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eBook Secret Garden (Little Owl Mini Classics) ePub

eBook Secret Garden (Little Owl Mini Classics) ePub

by Frances Hodgson Burnett

  • ISBN: 0749802189
  • Category: Literature and Fiction
  • Subcategory: For Children
  • Author: Frances Hodgson Burnett
  • Language: English
  • Publisher: Egmont Books Ltd (May 1, 1991)
  • Pages: 32
  • ePub book: 1624 kb
  • Fb2 book: 1900 kb
  • Other: mobi lrf lit lrf
  • Rating: 4.7
  • Votes: 220

Description

Book 1 of 1 in the Frances Hodgson Burnett Series.

view Kindle eBook view Audible audiobook. Book 1 of 1 in the Frances Hodgson Burnett Series.

Frances Hodgson Burnett. Frances Hodgson Burnett. This is a pre-1923 historical reproduction that was curated for quality

Frances Hodgson Burnett. Opening the door into the innermost places of the heart, The Secret Garden is a timeless classic that has left generations of readers with warm, lifelong memories of its magical charms. This is a pre-1923 historical reproduction that was curated for quality. Quality assurance was conducted on each of these books in an attempt to remove books with imperfections introduced by the digitization process.

1 Little Miss Mary Nobody seemed to care about Mary. She was born in India, where her father was a British official. 3 Finding the secret garden. When Mary woke up two days later, the wind and rain had all disappeared, and the sky was a beautiful blue. Spring’ll be here soon, said Martha happily.

Frances Hodgson Burnett and The Secret Garden, Inspired b.

Imagine children’s books as popular as the Harry Potter series is today, and you have some idea of the iconic status Frances Hodgson Burnett earned from her writing more than a century ago. Frances was born in Manchester, England, in 1849. Her prosperous father owned a home-furnishings business, supported by customers made wealthy through the Manchester textile industry.

Frances Hodgson Burnett

Frances Hodgson Burnett. Initially published as a serial story in 1910 in The American Magazine, it was brought out in novel form in 1911.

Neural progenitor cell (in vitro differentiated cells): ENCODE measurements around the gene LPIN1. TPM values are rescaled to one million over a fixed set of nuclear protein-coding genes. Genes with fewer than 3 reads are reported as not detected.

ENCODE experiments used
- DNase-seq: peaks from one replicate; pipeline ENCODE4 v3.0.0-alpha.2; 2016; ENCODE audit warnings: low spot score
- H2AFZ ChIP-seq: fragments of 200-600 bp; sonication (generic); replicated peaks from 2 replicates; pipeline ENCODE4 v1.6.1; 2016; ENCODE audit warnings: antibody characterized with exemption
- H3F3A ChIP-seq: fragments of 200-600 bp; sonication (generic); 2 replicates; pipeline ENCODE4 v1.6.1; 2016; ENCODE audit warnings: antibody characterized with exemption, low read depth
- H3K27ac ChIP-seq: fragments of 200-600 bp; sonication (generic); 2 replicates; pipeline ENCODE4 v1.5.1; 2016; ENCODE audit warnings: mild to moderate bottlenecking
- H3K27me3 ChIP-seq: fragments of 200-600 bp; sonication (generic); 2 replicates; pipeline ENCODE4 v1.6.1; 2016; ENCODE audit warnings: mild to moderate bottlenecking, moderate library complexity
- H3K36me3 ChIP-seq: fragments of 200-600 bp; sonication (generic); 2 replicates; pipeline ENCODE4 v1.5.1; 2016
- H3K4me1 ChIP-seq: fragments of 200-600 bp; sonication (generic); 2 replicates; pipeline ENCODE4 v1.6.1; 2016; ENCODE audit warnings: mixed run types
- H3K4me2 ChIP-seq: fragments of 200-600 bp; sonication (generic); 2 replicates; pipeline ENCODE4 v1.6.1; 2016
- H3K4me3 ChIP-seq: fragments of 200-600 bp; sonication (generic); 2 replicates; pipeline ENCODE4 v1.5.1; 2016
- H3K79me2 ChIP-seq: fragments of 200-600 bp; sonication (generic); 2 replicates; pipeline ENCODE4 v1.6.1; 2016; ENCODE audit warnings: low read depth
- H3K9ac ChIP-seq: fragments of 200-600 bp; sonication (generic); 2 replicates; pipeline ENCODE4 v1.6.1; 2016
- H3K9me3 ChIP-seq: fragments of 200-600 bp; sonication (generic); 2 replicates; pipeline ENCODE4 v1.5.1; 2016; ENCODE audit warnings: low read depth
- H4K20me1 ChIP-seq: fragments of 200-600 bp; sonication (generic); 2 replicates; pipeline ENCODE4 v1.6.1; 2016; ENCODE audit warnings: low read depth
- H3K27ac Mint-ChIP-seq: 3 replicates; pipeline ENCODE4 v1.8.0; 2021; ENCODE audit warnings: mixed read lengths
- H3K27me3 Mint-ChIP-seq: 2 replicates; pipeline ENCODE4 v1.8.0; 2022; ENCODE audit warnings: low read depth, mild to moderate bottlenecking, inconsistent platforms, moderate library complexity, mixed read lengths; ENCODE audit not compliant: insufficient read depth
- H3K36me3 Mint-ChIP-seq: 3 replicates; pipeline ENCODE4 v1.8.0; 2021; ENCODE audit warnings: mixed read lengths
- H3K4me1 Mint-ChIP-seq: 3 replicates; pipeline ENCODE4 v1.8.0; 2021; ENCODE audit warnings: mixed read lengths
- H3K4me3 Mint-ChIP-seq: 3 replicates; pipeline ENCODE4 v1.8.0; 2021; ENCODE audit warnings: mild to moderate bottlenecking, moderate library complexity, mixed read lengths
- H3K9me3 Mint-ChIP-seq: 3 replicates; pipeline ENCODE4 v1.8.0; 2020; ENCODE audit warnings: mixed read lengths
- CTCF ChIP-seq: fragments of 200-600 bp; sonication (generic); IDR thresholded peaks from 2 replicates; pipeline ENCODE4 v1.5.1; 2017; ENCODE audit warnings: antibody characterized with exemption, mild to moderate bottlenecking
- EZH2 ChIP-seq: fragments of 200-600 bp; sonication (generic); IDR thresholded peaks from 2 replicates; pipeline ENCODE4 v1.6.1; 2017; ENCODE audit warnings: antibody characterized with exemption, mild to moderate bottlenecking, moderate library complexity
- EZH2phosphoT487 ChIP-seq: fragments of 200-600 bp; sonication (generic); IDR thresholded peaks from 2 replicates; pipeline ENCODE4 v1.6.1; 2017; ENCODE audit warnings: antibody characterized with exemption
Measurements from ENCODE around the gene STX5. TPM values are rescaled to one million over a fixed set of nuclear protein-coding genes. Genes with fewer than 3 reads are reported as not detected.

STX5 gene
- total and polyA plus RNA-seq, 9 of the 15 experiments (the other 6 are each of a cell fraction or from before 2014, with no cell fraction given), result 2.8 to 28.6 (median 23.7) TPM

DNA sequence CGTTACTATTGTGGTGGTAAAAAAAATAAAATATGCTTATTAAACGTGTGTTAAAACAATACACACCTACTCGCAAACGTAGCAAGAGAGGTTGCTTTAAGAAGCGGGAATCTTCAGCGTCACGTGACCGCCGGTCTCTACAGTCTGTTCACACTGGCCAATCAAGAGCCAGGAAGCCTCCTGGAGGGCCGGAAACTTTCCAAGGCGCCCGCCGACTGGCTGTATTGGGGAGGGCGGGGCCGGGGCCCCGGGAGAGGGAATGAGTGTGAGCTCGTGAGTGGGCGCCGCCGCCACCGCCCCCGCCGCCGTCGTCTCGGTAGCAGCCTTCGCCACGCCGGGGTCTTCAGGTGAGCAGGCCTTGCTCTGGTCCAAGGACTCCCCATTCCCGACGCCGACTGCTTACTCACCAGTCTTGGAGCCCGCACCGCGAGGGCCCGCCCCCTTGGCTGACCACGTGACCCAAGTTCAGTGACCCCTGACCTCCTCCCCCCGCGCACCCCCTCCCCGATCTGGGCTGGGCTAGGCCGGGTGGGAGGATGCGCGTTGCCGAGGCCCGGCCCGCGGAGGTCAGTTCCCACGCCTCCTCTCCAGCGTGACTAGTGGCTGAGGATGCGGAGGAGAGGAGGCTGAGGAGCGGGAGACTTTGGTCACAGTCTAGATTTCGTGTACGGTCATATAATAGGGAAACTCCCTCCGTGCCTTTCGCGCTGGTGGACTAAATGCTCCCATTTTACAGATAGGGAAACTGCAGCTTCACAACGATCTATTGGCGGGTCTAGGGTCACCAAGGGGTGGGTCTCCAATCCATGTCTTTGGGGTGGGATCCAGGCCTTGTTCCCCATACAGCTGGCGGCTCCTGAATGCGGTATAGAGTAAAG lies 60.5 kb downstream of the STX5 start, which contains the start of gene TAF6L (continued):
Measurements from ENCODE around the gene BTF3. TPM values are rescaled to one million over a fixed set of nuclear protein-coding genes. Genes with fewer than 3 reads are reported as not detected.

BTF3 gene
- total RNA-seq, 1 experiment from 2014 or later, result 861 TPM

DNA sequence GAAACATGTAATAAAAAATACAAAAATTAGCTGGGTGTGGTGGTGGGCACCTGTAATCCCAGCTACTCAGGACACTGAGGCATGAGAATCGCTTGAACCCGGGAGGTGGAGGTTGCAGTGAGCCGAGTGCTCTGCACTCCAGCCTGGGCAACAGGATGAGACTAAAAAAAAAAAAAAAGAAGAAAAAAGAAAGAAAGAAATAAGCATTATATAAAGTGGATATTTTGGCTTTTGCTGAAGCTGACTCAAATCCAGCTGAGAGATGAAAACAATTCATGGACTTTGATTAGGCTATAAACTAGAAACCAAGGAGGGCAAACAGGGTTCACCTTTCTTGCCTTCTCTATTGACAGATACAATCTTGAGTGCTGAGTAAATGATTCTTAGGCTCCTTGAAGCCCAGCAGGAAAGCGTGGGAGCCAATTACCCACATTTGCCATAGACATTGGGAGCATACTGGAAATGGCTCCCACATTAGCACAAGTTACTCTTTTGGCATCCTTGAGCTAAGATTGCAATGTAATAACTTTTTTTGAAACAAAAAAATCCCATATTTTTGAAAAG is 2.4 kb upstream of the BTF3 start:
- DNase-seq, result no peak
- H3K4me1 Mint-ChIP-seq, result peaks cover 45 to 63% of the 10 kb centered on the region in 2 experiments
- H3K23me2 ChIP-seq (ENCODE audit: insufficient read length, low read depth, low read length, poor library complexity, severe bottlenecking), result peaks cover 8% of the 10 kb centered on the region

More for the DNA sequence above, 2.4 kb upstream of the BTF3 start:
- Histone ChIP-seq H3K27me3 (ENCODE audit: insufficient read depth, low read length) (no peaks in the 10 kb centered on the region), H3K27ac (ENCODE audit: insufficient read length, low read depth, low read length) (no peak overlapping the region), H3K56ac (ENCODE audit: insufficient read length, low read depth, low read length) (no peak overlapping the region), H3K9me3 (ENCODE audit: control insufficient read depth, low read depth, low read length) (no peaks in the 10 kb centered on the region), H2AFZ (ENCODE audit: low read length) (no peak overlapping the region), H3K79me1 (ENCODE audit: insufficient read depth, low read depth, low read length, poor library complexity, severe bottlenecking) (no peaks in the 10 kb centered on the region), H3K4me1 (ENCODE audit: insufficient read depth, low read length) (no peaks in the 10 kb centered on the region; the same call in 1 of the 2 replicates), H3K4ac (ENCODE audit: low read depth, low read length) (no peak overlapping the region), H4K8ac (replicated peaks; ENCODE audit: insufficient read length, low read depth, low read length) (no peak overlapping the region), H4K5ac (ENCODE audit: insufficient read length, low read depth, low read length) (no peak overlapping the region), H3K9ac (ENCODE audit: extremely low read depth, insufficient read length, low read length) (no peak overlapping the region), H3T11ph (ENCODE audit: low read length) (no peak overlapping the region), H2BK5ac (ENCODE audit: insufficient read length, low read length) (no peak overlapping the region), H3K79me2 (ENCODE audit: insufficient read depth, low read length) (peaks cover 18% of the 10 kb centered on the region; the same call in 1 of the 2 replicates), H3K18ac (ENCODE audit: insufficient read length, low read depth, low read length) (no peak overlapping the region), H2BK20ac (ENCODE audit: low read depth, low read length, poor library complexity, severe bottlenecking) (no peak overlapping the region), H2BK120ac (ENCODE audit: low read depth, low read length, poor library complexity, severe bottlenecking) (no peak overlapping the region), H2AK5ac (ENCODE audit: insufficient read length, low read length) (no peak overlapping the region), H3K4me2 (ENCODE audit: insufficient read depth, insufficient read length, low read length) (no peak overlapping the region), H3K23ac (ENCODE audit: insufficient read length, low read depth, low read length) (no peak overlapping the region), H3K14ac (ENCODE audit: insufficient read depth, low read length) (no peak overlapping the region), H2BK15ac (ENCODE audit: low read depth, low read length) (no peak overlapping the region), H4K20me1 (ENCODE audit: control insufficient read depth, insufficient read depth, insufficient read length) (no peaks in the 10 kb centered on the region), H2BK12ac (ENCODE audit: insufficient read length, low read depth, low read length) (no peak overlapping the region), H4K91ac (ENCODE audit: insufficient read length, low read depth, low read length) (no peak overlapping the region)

The Secret Garden is a novel by Frances Hodgson Burnett first published in book form in 1911, after serialization in The American Magazine (November 1910 – August 1911)

The Secret Garden is a novel by Frances Hodgson Burnett first published in book form in 1911, after serialization in The American Magazine (November 1910 – August 1911). Set in England, it is one of Burnett's most popular novels and seen as a classic of English children's literature. Several stage and film adaptations have been made.

Frances Hodgson Burnett: A Brief Biography. The idea of magic is frequently mentioned in reference to the secret garden

Frances Hodgson Burnett: A Brief Biography. Frances Eliza Hodgson was born in Manchester, England, on November 24th, 1849. She was the daughter of an ironmonger, who died only three years after her birth. Her mother ran the family business after her husband died. The idea of magic is frequently mentioned in reference to the secret garden. Francis Hodgson Burnett's interest in Christian Science may have been in her mind as she described Colin's recovery. Christian scientists believe in God and the importance of the Bible. They also believe that sickness can be healed by prayer alone. More of literature's finest works - completely unabridged. Irresistible prices make these books great for any classics library. A classic and one of my Not many books that I've read and reread, but this one is definitely one of them! One of the first books I read when I was growing up and for sure one of the more memorable ones. But I've only known them in translation - in my native Polish.

Librivox recording of The Secret Garden, by Frances Hodgson Burnett This is a classic so no summary really necessary. The reader does a very good job with character voices.

Librivox recording of The Secret Garden, by Frances Hodgson Burnett  . This is a classic so no summary really necessary. I also noticed birds chirping in the background, which I thought added a nice bit of sound effects to the reading.

Comments

CONVERSE CONVERSE
People are naturally inclined to hand out the "instant classic" award to the books they like, but there are only a precious few books that can hold on to such a title for over a hundred years, (this was published in book form in 1911), and still stay fresh, engaging and appealing. This book is the source and template for so many children's lit conventions that it is hard to imagine a library without multiple copies.

You can sample the book as a Kindle freebie or in some other downloadable form, since it's out of copyright and readily available. Then, and better yet, after you read it and discover its pleasures, look for a nice edition to give to each young reader you know. There are easy to read books that are shallow, and there are harder to read books with considerable depth, but this one manages to be accessible to a fairly young reader and yet still loaded with fine writing, style, character, mystery, romance, adventure and inspiration. An excellent choice.

And while you're at it, take a look at Burnett's "Little Lord Fauntleroy". He's gotten a bad rap, (probably as a result of those Fauntleroy suits and haircuts that were the rage in the twenties), but he's actually smart , level headed, and shrewdly decent in unexpected ways. So go and get your Burnett on.